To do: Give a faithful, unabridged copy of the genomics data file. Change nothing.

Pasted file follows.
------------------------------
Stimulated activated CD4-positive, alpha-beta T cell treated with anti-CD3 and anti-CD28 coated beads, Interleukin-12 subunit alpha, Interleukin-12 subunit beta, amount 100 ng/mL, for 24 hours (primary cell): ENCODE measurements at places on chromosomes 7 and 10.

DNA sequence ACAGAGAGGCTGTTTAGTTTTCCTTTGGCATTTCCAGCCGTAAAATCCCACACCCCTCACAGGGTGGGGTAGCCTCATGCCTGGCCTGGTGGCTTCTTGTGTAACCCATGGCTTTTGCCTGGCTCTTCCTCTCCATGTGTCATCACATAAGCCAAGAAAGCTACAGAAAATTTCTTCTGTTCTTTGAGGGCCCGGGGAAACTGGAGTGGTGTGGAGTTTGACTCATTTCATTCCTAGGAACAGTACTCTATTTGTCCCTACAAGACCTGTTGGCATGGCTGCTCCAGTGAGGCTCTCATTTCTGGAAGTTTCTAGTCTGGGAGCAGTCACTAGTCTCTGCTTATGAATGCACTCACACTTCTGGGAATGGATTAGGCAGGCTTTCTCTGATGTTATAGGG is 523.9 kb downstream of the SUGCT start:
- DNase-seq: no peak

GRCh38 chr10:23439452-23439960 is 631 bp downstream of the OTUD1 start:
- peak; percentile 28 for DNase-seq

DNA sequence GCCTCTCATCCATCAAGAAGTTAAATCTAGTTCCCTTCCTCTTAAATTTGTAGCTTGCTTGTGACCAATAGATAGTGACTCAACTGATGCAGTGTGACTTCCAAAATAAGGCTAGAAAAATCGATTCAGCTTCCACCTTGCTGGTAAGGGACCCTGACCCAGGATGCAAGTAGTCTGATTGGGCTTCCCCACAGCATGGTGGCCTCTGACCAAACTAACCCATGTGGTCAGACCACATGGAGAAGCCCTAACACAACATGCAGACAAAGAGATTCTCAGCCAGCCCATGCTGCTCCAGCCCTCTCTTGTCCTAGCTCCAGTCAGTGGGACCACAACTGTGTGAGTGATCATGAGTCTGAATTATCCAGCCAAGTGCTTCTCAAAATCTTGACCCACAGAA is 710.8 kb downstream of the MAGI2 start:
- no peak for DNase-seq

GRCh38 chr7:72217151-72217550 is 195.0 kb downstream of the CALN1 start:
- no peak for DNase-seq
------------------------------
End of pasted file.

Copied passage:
Stimulated activated CD4-positive, alpha-beta T cell treated with anti-CD3 and anti-CD28 coated beads, Interleukin-12 subunit alpha, Interleukin-12 subunit beta, amount 100 ng/mL, for 24 hours (primary cell): ENCODE measurements at places on chromosomes 7 and 10.

DNA sequence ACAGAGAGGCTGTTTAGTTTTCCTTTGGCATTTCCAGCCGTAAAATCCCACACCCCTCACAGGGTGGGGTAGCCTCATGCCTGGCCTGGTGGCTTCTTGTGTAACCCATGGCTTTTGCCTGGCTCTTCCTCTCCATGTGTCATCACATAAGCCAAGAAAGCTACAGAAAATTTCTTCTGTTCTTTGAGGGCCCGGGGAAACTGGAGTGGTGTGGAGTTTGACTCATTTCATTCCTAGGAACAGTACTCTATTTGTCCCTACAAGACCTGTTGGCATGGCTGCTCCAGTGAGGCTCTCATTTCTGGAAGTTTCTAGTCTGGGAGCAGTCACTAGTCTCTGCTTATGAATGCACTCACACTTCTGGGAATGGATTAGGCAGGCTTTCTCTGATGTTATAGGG is 523.9 kb downstream of the SUGCT start:
- DNase-seq: no peak

GRCh38 chr10:23439452-23439960 is 631 bp downstream of the OTUD1 start:
- peak; percentile 28 for DNase-seq

DNA sequence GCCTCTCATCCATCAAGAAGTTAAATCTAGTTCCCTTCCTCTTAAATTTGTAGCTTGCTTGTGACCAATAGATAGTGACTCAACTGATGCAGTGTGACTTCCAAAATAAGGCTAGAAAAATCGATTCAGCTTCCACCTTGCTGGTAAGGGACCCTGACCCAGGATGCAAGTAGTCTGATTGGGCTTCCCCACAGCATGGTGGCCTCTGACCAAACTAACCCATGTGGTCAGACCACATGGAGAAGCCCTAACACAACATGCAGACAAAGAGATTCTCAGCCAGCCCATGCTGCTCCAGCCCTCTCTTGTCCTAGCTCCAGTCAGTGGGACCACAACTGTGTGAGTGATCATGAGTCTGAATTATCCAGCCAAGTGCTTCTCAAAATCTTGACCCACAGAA is 710.8 kb downstream of the MAGI2 start:
- no peak for DNase-seq

GRCh38 chr7:72217151-72217550 is 195.0 kb downstream of the CALN1 start:
- no peak for DNase-seq